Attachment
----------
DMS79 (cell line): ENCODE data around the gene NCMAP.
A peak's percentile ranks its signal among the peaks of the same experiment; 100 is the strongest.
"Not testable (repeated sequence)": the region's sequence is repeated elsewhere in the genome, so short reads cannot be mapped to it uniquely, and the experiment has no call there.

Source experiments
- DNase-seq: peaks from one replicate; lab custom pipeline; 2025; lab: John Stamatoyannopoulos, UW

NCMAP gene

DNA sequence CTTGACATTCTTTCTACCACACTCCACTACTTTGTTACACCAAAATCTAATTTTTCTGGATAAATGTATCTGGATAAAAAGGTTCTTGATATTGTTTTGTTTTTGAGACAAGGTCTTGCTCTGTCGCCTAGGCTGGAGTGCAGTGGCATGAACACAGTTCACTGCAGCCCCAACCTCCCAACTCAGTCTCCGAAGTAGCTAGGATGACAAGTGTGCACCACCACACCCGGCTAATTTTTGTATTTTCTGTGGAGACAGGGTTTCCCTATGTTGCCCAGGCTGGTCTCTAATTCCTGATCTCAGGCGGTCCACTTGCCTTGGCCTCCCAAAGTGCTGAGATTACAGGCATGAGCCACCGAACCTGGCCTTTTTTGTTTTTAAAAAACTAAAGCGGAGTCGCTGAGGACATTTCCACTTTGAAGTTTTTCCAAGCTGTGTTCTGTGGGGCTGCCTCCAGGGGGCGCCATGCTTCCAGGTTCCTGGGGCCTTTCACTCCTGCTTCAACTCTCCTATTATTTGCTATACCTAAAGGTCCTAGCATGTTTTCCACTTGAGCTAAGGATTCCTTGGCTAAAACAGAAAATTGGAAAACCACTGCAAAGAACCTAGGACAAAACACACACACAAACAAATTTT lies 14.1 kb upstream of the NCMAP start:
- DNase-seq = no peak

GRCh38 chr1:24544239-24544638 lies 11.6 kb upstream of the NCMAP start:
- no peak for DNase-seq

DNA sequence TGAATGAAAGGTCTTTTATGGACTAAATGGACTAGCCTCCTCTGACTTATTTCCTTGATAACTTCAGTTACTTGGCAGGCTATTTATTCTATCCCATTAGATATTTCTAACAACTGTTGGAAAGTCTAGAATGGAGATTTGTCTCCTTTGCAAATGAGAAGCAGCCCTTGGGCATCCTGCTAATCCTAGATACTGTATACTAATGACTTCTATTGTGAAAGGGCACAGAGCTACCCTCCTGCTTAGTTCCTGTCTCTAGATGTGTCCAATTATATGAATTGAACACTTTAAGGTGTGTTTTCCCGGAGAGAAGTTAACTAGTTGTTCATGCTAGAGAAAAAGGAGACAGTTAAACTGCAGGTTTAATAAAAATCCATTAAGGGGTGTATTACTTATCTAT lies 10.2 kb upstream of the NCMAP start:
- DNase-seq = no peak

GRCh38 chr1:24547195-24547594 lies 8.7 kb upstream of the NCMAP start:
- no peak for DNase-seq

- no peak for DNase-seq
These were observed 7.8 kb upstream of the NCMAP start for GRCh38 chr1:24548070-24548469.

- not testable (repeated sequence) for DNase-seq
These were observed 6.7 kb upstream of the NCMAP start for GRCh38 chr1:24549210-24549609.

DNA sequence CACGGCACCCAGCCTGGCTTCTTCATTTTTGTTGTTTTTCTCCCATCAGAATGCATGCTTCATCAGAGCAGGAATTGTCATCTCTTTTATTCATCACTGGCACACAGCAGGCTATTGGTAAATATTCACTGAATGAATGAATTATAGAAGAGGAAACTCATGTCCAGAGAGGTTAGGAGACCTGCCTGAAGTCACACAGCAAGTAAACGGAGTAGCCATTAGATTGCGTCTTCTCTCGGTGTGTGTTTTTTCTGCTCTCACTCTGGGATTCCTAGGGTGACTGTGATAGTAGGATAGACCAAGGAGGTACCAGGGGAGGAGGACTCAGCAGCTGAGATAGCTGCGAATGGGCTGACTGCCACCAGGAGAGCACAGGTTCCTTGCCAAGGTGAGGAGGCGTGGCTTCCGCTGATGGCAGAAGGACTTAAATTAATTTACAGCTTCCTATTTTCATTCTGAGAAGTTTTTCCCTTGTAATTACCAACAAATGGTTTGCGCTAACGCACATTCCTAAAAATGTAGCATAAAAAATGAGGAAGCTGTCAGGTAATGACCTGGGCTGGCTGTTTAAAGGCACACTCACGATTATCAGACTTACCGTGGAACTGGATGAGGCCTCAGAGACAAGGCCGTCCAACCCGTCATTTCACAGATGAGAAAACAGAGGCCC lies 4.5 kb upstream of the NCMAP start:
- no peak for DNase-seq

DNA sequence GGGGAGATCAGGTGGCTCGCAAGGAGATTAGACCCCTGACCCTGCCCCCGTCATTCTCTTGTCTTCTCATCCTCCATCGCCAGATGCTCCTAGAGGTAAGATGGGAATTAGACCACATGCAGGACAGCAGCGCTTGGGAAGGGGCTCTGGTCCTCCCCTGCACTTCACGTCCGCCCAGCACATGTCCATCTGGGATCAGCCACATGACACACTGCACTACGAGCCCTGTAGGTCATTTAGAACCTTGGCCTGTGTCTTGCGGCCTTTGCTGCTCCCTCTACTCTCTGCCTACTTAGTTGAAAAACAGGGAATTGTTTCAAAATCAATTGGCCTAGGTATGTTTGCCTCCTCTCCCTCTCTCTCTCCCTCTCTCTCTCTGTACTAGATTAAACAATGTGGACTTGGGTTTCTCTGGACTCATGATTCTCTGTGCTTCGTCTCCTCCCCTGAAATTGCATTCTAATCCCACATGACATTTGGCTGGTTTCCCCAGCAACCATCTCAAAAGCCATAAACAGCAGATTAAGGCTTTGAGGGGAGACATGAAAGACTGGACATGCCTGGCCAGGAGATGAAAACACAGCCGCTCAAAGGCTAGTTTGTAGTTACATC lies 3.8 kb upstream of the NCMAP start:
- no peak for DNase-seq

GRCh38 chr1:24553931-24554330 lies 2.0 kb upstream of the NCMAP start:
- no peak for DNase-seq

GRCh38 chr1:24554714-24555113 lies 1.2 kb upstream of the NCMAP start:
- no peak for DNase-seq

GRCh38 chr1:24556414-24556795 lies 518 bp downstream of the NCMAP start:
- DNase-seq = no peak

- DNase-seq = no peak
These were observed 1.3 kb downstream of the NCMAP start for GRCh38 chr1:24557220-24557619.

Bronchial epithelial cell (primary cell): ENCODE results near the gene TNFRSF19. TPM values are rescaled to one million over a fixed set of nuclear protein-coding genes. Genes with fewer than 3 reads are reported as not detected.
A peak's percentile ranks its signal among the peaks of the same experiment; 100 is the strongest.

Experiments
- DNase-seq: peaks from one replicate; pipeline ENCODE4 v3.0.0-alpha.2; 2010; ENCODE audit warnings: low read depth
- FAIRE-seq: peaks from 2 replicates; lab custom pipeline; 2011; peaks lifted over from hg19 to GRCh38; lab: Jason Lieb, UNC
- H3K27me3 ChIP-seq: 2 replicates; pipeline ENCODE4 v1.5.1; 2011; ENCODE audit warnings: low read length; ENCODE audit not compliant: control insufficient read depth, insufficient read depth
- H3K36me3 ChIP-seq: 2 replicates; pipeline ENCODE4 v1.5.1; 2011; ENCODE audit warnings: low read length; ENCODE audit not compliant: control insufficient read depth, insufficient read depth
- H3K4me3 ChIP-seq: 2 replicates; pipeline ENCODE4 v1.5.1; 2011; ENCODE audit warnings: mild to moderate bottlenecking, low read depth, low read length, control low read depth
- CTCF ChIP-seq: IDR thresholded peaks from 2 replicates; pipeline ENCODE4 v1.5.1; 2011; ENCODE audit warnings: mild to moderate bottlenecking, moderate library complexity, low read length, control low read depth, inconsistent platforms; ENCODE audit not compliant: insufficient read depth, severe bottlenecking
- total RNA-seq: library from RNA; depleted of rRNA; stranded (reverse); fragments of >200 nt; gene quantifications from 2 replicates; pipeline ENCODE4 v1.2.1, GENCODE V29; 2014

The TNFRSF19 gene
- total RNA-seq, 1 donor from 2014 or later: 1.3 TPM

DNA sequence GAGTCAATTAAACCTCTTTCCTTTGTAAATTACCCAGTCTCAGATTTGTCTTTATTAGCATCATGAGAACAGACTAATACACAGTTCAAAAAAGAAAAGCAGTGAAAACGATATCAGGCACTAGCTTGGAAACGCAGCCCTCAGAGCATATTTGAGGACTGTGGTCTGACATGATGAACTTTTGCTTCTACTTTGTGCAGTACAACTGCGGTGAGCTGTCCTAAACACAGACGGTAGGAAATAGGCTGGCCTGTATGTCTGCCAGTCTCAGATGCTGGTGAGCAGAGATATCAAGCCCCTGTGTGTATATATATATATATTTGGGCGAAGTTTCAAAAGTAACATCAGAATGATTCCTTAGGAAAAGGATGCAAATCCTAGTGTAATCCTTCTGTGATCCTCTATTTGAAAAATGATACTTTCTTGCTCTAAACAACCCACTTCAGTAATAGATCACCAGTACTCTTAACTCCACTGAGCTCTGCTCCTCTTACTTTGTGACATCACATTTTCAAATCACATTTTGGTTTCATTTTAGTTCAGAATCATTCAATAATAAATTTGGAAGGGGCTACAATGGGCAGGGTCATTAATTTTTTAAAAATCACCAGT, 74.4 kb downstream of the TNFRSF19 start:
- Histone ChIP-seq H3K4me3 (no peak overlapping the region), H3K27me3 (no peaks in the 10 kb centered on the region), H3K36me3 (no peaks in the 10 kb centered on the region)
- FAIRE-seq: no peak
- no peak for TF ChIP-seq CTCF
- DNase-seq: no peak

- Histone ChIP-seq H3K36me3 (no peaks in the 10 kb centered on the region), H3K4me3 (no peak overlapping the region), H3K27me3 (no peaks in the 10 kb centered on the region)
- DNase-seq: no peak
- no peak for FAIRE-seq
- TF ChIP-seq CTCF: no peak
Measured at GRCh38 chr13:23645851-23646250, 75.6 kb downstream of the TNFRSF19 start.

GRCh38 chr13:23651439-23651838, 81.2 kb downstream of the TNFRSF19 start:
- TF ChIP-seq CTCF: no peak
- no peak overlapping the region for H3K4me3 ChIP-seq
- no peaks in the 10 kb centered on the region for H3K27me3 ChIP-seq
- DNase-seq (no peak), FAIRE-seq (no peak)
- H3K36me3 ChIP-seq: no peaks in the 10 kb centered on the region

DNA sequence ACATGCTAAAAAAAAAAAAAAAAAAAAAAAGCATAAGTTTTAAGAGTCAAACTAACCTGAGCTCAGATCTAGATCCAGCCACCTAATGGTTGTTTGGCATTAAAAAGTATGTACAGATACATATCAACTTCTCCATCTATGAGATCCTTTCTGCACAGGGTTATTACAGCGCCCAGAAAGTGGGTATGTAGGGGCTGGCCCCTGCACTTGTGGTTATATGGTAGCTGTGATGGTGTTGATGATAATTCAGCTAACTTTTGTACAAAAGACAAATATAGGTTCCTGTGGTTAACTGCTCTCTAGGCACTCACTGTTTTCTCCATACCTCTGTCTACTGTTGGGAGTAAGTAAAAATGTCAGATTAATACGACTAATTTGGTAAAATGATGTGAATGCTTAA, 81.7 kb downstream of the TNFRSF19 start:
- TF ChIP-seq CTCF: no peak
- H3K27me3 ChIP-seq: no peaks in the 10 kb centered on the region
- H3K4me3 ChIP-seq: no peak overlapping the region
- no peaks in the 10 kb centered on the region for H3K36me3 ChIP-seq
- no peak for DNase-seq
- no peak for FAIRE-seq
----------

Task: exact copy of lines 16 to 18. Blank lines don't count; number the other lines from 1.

These were observed 7.8 kb upstream of the NCMAP start for GRCh38 chr1:24548070-24548469.

- not testable (repeated sequence) for DNase-seq
These were observed 6.7 kb upstream of the NCMAP start for GRCh38 chr1:24549210-24549609.